We interviewed Harvey High School’s methods and resource teacher, Erika Hallett, about how Assistive Technology has affected her school, and how her students’ knowledge and adoption of Assistive Technology has positively affected their ability to transition from high school into post-secondary education, and beyond.
Q. Can you give us a picture of what things were like in the classroom before you had access to Assistive Technology?
A. Before having Assistive Technology, students who struggled academically were often times provided with help that took away from their independence. Educational Assistants and/or the teacher would either be working with those students one on one, or be pulling them from the regular classroom setting to help them with their academics.
Q. What are some examples of disabilities that you deal with in the classroom daily?
A. The most common examples of disabilities that I deal with in the classroom would have to be any Learning Disability in reading. I have taught many low readers or specifically students that have a diagnosis of a reading disability that struggle with decoding written text. Often times the comprehension is there, but their decoding skills are weak, making it difficult for these students to do independent reading activities.
Q. How has the use of Assistive Technology affected the confidence of the children in the classroom?
A. I would have to say that seeing students who use assistive technology to gain such a strong confidence in themselves is the most rewarding part of my job. I have watched students who initially were on modified plans, come off of those plans and become just an accommodated student. On a daily basis students discuss with me, and other teachers in the building, how happy they are to have the technology and how much of a difference it has made with not only their academics, but their self-esteem.
Q. What are some of your favorite go-to apps?
A. Pages(new window) –Like word, can use the speech to text, text to speech option, user friendly. Flashcards(new window) – Allows students to gain some studying strategies. Notability(new window) – Excellent for conferencing with students, particularly in Math, Biology, Physics, Chemistry etc, because it allows for you to draw the steps in equations and record at the same time.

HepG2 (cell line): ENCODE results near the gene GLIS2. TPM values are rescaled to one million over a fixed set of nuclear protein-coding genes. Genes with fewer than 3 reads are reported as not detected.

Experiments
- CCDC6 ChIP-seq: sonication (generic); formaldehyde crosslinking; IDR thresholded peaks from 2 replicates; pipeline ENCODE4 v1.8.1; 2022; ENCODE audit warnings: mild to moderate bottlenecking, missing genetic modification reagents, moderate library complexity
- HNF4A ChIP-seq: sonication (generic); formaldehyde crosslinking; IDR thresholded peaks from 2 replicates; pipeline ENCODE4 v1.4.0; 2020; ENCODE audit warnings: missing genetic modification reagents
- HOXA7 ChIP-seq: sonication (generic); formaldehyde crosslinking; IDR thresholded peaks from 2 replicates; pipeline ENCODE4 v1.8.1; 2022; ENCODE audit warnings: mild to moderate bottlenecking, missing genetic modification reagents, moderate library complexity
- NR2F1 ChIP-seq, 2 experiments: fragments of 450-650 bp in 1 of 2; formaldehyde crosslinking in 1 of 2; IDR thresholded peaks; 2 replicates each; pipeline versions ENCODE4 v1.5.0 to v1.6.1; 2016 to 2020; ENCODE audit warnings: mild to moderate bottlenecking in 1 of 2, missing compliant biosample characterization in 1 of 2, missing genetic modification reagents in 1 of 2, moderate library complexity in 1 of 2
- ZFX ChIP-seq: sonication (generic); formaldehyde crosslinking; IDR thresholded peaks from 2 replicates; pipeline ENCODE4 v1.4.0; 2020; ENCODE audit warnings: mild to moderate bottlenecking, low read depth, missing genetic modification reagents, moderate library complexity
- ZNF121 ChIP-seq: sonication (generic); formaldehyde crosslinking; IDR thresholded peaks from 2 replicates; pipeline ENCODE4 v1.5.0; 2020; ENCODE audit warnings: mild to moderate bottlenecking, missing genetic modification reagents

Flashcardlet(new window) (Free) Key Features: Create your own flash cards
A great study aid for visual learners, Flashcards gives you the ability to create and modify your own custom deck of flash cards or downloaded a pre-existing one to help review and study your materials. Though not available in French this apps can be used with French content. Note: Ad-free version costs $2.99.
Q. Was it difficult for the teachers to become proficient with the Assistive Technology?
A. We have such a great staff that want to accommodate all of our students’ needs; therefore it did not take long for them to buy into wanting to be trained effectively on all assistive technology. It is difficult at first, because technology is ever changing, but after training sessions, in-services, professional development and the ability to contact Neil Squire Society to answer questions at any time, made this process easier.
Q. Do you feel that having access to Assistive Technology makes you a better teacher?
A. 100% yes. It allows for me to plan for these students to be independent within my classroom. I also use their assistive technology within my instructional practices, which I feel lessens the “stigma” about using Assistive Technology.
Q. Do you feel that your students’ familiarity with Assistive Technology is something that impacts their ability to smoothly transition into post-secondary education?
A. Yes, I do feel that their familiarity with Assistive Technology helps them smoothly transition into post-secondary because of their new level of confidence. Students who receive AT are struggling in some sort of area and are trained on the Assistive Technology to help them with these struggles. They gain confidence by understanding that the Assistive Technology is just a “tool” that helps them with their weaknesses, and I have seen the Assistive Technology become one of their strengths. This allows them to have the confidence to go into their choice of post-secondary with confidence in themselves, their skills, and their independence.
Q. What would you like to see in the future in terms of Assistive Technology in the classroom?
A. It would be my dream for every student in the classroom to be able to use an electronic device in the classroom such as a surface Pro or iPad. I feel that it allows for greater independence and keeps the students engaged in their work.
Notability(new window) ($5.99) Key Features: Type or hand-write notes, record and sync audio
Notability is a powerful yet simple note-taking app that allows you to take notes how YOU want. Allowing you to type or hand write your notes while recording and syncing the audio. It also allows you to import web pages and PDFs, annotate those documents, draw diagrams, take pictures, and more. Available in French